On a personal level, scheduling has always been my Achilles Heel (and the Stented Missus will vouch for that). That said since becoming a stay at home dad, I’ve improved my game 10 fold. Am I the finished article with it? No, but I’ve pulled my socks up big time.

Scheduling gives you a clear structure as to what your day looks like. Then, that allows you to pack/prepare correctly for whatever you have planned. You will also have a better day with your nippers. Like work, you will feel the benefit. You’ll have satisfaction. You will feel great.

Lesson #4 Internet dangers (for kids):

"This feckin' internet thingy won’t work, what’s wrong with it? Sure it’ll never catch on." said my Dad to me a few years back. 

To be fair to Dad, he has gotten so much better with the online world. It’s just not a natural fit for him. In my opinion it’s a generation thing. It’s what you have been brought up with, what you are (or in his case, are not) used to.

I’m also amazed at the amount of people in my age bracket that just don’t know how to navigate their phones and the web efficiently. Bar Facebook and WhatsApp, they struggle. 

https://www.instagram.com/p/B0VFQGnllT6/

It’s 2019 and it’s in your interest to grow your understanding in apps and the online world in general. How the hell are you supposed to understand what your children are doing online (or will be doing when they get older)? It’s so important because they will run rings around you if they get a whiff that you haven’t a clue what they are on about.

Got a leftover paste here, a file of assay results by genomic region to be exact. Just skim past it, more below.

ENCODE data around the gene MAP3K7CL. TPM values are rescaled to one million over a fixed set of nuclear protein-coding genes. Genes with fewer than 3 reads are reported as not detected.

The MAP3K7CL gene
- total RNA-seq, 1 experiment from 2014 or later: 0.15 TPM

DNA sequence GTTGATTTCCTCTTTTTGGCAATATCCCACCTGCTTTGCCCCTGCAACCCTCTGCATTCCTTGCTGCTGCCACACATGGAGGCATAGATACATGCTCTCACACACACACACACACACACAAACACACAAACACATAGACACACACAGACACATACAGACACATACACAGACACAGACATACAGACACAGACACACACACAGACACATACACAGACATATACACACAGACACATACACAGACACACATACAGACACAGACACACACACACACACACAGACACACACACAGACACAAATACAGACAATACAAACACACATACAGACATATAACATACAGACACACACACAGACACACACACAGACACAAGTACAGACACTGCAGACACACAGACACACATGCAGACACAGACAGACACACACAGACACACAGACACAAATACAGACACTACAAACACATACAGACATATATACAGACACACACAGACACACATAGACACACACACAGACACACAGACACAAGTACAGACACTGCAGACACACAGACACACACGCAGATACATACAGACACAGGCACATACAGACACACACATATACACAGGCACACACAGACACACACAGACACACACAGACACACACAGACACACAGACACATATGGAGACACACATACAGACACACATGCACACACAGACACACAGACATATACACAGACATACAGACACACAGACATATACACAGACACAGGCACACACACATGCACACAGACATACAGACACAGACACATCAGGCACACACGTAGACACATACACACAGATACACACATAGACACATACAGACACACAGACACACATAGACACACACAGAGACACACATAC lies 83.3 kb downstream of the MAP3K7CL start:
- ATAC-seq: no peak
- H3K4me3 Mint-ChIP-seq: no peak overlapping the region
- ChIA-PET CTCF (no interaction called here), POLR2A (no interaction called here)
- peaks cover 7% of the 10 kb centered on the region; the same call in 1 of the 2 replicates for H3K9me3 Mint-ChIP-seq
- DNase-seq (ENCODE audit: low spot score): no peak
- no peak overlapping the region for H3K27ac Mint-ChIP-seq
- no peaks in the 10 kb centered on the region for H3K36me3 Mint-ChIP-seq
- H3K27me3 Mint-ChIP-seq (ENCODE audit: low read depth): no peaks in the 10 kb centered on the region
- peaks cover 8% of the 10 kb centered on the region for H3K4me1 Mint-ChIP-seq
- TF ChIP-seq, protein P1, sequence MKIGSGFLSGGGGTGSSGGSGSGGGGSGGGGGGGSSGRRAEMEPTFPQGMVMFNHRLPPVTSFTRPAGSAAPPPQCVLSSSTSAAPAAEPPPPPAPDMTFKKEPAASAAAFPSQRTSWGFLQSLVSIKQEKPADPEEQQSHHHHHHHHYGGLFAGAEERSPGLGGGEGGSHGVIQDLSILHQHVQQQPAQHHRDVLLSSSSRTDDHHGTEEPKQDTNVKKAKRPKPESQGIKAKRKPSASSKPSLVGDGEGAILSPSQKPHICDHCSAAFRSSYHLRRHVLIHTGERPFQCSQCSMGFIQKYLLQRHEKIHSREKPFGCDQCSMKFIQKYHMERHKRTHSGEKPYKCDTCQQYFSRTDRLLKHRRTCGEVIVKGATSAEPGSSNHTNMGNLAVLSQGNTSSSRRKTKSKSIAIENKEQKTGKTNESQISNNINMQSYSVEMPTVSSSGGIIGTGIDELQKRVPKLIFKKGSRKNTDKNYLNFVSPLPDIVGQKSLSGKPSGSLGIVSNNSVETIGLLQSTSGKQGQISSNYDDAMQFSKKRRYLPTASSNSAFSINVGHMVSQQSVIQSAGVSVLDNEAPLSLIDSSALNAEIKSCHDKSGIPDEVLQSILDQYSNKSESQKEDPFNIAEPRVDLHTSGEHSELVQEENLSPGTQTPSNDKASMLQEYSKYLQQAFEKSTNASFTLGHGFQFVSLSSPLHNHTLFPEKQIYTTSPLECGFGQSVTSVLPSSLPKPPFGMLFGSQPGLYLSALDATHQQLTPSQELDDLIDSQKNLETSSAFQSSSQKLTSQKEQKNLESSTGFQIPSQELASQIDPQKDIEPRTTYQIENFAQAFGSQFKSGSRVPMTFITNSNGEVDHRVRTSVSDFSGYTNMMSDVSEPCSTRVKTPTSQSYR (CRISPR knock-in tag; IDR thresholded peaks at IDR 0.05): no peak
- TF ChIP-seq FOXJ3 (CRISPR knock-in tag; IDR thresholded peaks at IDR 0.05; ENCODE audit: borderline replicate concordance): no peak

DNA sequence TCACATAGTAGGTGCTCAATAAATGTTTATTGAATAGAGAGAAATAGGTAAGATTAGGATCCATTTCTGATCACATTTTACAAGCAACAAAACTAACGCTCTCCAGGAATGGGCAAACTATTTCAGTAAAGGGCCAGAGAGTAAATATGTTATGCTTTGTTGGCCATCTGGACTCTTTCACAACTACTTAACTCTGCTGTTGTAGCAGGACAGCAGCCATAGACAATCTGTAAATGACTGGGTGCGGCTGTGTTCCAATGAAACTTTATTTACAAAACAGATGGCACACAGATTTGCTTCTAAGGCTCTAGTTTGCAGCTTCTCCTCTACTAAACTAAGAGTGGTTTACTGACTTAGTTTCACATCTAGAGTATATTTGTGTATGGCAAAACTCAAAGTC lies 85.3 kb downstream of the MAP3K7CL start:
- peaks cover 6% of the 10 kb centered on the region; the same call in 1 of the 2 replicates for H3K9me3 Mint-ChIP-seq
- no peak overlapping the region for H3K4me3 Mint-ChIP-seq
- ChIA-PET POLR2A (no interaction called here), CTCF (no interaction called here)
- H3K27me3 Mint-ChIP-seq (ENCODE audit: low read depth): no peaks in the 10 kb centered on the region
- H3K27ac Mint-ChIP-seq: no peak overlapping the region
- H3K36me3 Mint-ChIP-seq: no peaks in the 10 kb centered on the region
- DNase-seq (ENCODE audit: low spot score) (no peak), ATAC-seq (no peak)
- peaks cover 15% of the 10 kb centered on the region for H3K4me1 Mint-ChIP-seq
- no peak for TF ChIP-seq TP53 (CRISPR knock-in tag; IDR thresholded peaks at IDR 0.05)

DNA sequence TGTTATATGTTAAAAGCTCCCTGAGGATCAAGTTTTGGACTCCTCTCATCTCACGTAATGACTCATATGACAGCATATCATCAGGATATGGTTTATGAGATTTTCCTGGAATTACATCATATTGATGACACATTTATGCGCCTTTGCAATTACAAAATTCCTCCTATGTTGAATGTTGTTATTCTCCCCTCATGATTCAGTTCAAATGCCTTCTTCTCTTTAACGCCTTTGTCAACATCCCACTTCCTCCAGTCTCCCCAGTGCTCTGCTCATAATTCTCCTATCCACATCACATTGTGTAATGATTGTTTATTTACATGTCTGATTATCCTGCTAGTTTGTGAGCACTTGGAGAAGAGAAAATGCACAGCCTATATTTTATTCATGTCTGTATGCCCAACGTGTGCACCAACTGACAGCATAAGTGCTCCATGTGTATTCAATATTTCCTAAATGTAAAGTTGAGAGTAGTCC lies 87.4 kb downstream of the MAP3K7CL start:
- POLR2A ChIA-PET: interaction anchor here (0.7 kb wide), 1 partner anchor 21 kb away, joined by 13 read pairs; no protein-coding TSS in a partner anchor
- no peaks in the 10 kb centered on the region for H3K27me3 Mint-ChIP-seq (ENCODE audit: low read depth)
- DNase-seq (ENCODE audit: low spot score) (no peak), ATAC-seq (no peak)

Depending on their age, they might be very stupid and naive online (at some point). It’s so important that we as parents know and understand the different platforms they are using, know at the very least the basics of navigating from A to B on whatever platform they are on. 

Sadly, online bullying is massive. However, if you arm yourself with the knowledge, hopefully, you’ll smell if there’s something negative happening and be able to act on it.

Don’t be one of those who say "Ah that thing, sure I know nothing about that". Learn because it’s so important.

Lesson #5 Likability:

In sales/biz dev, likeability cannot be underestimated. It is crucial. Building and developing relationships (whether on a personal or business level) goes a long way in generating new business. 

Basically likeability is great for sales – "You don’t just back the horse, you back the jockey". 

Where trust is what opens doors, it’s likeability that knocked on the door in the first place.

The same likeability is great when it comes to being a stay at home dad. It’s great for getting to know other parents when dropping your kids off at school/Montessori. It builds friendships and grows a reputation. 

Likeability is great for getting on well with teachers/instructors/ GP’s /dentists/sports coaches etc who deal with your children. It helps you get to know these very important people, it builds trust and trust is what opens doors. That door could be for a playdate and coffee or for a business deal.

Where trust is what opens doors, it’s likeability that knocked on the door in the first place.

So there you have it. Do you recognise any of the above from your own life? Are there any lessons from your work that help you be a parent? Let me know! Share the wealth.

Ross Good

Tales & Stories from a Stay-At-Home-Dad, his missus, our 2 beautiful girls, the dog & my 4 stents!